Dodos May Have Been Smart Say Scientists
Posted on February 24, 2016
The dodo bird was wiped out by humans less than 100 years after being discovered on the island of Mauritius in the 1500s. The dodo has become a symbol of stupidity in modern culture. Being called a "dodo brain" implies that you are a very stupid person or that you did something really dumb. However, scientists say the dodo may actually have been quite intelligent.
Researchers have discovered that the dodo's brain in relation to its body was on par with that of pigeons. Pigeons are known for their ability to be easily trained which implies a moderate level of intelligence according to researchers. The dodo also had an enlarged olfactory bulb. This is an unusual characteristic trait for birds which usually concentrate their brainpower into eyesight.
Eugenia Gold, lead author of the paper and a research associate and recent graduate of the American Museum of Natural History's Richard Gilder Graduate School, says in a statement, "When the island was discovered in the late 1500s, the dodos living there had no fear of humans and they were herded onto boats and used as fresh meat for sailors. Because of that behavior and invasive species that were introduced to the island, they disappeared in less than 100 years after humans arrived. Today, they are almost exclusively known for becoming extinct, and I think that's why we've given them this reputation of being dumb."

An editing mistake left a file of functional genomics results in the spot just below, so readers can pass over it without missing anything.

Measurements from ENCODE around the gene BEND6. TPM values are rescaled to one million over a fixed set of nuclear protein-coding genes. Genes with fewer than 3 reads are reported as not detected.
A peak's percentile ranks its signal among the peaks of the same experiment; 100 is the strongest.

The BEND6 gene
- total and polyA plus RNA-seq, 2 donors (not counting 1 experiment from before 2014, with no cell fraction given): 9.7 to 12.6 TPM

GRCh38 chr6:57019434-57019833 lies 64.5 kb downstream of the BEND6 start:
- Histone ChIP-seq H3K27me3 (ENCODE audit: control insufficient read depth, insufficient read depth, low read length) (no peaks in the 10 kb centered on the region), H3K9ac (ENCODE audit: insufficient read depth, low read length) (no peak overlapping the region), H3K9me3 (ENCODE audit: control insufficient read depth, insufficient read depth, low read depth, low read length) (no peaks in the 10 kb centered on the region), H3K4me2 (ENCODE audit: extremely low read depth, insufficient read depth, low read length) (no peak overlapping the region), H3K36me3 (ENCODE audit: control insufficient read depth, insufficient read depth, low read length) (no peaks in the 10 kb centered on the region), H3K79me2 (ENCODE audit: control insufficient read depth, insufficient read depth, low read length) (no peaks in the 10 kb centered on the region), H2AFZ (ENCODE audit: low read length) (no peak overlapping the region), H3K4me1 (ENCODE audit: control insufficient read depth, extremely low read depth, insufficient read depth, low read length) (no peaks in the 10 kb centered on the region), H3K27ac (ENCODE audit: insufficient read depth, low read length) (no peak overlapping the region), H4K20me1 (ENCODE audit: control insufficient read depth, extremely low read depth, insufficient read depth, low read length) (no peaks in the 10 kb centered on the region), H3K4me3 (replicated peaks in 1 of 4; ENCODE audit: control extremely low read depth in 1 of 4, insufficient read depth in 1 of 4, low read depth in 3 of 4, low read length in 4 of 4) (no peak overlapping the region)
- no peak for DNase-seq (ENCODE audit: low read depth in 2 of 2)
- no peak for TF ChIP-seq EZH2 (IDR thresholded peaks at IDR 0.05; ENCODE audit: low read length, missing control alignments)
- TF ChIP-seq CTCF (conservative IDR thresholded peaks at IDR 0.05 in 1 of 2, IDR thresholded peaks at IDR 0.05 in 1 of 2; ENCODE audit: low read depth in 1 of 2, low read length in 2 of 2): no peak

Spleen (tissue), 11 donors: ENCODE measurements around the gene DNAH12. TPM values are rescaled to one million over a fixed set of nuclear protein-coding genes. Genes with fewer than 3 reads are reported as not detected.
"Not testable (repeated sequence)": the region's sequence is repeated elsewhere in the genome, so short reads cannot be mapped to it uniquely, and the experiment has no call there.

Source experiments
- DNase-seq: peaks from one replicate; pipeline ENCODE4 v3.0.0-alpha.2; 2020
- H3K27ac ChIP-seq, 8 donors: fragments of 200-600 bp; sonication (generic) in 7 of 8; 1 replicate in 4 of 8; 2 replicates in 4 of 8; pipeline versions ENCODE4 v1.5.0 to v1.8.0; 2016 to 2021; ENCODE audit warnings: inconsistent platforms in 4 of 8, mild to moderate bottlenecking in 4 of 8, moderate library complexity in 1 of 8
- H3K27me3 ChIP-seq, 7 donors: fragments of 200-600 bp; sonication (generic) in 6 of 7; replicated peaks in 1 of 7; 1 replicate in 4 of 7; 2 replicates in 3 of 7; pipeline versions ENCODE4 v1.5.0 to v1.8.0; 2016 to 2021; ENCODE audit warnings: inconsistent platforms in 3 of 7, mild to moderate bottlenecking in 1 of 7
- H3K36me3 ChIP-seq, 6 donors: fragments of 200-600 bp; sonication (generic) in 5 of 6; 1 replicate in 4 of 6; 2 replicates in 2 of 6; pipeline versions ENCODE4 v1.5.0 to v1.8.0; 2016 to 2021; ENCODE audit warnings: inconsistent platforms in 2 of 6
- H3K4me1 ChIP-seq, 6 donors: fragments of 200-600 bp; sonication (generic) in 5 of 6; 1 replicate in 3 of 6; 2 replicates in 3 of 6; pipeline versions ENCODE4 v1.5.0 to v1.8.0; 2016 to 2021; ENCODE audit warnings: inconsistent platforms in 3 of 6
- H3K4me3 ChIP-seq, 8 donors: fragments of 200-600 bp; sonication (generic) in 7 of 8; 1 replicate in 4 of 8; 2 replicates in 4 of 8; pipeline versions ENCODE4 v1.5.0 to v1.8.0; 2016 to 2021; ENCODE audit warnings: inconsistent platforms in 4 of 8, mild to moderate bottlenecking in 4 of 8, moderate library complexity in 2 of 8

Dodo specimens are rare but Gold racked down a well-preserved skull from the collections of the Natural History Museum, London. The skull was imaged with high-resolution computed tomography (CT) scanning. She also CT-scanned the skulls of seven different species of pigeons. The endocast of another extinct island-dwelling bird - the dodo's closest relative, Rodrigues solitaire - was also examined.
Gold says, "It's not impressively large or impressively small -- it's exactly the size you would predict it to be for its body size. So if you take brain size as a proxy for intelligence, dodos probably had a similar intelligence level to pigeons. Of course, there's more to intelligence than just overall brain size, but this gives us a basic measure."
Rodrigues solitaire was also driven to extinction by humans. It also had large and differentiated olfactory bulbs. The researchers think the ground dwelling dodos and solitaires both used their strong sense of smell to find food like fruit, small land vertebrates and marine animals like shellfish.
The research paper on the study can be found here in the journal, Zoological Journal of the Linnean Society.
Photo: AMNH/C. Chesek
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